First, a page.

His life began with aspirations for security and success. His was, like many of ours in youth, a life learning all about – as Richard Rohr puts it – ‘a language of ascent’. He hoped for a safe career as a civil servant.
Then, responding to the ravaged politics of racism, he protested with others in the streets of South Africa and was arrested in a demonstration against apartheid.
He said he was willing to die for the values of equality among people in his divided country.
He didn’t die for his conviction at the time. But was sentenced to life in prison. Early photos of Nelson Mandela show a young, stalwart, brusque-looking man in exercise clothes. The impression is one of strength, emanating a ‘don’t mess with me’ attitude. He reminds me in this early time like a boxer about to enter the ring.
Instead, his time in prison taught him ‘a language of descent’, one that religion at its best teaches – teaches us to shed tears, weep, and let go.
What did he do in prison? He befriended his guards, and taught his inmates how to read. When he emerged from prison twenty-seven years later, he was a changed man. He entered prison as a wolf, and emerged more as a lamb willing not so much to dominate and exercise power over his opponents, but to serve them. Of course, it is in this stage of life whilst practicing a language of descent, when Nelson Mandela became the first black president of South Africa.
I don’t think there are many world leaders who demonstrate, like Nelson Mandela did, the qualities of John the Baptist with his raw, initiating energy on the one hand, and the gentle, servant leadership demonstrated by Jesus on the other. And perhaps it is not ours to try to imitate these giants of history.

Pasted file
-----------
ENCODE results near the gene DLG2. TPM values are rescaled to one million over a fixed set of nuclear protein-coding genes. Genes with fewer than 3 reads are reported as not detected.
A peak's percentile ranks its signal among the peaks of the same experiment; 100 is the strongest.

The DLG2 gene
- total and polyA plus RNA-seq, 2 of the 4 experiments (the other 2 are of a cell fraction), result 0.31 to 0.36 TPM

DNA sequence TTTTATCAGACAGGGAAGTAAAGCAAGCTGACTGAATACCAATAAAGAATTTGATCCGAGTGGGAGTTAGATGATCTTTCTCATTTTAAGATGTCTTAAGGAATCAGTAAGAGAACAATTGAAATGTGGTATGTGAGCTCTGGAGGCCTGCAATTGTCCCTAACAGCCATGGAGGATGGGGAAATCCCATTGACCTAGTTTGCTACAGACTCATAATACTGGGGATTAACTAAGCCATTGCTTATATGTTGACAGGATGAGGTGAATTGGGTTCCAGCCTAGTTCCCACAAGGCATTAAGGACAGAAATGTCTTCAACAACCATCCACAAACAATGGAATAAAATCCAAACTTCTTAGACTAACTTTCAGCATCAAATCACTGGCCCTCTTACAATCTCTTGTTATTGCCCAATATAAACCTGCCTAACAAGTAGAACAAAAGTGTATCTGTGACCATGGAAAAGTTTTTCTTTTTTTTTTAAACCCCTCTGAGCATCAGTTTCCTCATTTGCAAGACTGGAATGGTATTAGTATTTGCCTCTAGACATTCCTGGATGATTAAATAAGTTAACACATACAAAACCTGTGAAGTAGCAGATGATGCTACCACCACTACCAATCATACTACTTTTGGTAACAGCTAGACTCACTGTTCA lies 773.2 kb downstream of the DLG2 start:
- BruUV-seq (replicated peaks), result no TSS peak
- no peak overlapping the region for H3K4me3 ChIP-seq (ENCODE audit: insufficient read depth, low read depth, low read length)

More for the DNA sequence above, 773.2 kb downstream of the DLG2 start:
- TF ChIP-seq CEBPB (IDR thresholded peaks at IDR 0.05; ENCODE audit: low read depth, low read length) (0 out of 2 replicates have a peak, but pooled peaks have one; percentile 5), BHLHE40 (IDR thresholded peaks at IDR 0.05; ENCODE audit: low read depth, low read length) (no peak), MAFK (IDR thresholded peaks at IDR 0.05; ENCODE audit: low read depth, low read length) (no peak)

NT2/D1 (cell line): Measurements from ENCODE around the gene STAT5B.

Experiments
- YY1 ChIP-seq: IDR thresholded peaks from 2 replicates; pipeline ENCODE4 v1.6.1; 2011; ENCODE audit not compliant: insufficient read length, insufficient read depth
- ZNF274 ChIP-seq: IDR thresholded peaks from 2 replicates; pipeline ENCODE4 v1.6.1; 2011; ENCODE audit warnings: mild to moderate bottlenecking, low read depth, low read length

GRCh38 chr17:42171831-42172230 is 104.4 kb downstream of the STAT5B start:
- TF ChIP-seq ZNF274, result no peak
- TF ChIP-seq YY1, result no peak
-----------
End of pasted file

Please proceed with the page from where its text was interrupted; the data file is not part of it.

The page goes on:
But maybe ours is the task to recognize our own calling to conviction, pursuit of justice, in the name of Jesus. John the Baptist was making a way clear for one who was to follow, one who was greater than him. Any work on our part to do the right thing will sometimes mean our needs for security and success will take a back seat. We will follow Christ, and make a way clear for him to come again, not by pursuing selfish goals, by hoarding and doing the safe things. But by practicing a language of descent, a letting go of our ego compulsions, and acting out of a conviction of Christ’s love for us, and for all people. As Nelson Mandela once said, “As we let our own light shine, we unconsciously give other people permission to do the same.”
When we let the light of Christ shine through our lives, the whole world will see and be transformed.
Richard Rohr writes about the role of religion in teaching a language of descent, p.47 “Everything Belongs”, especially to men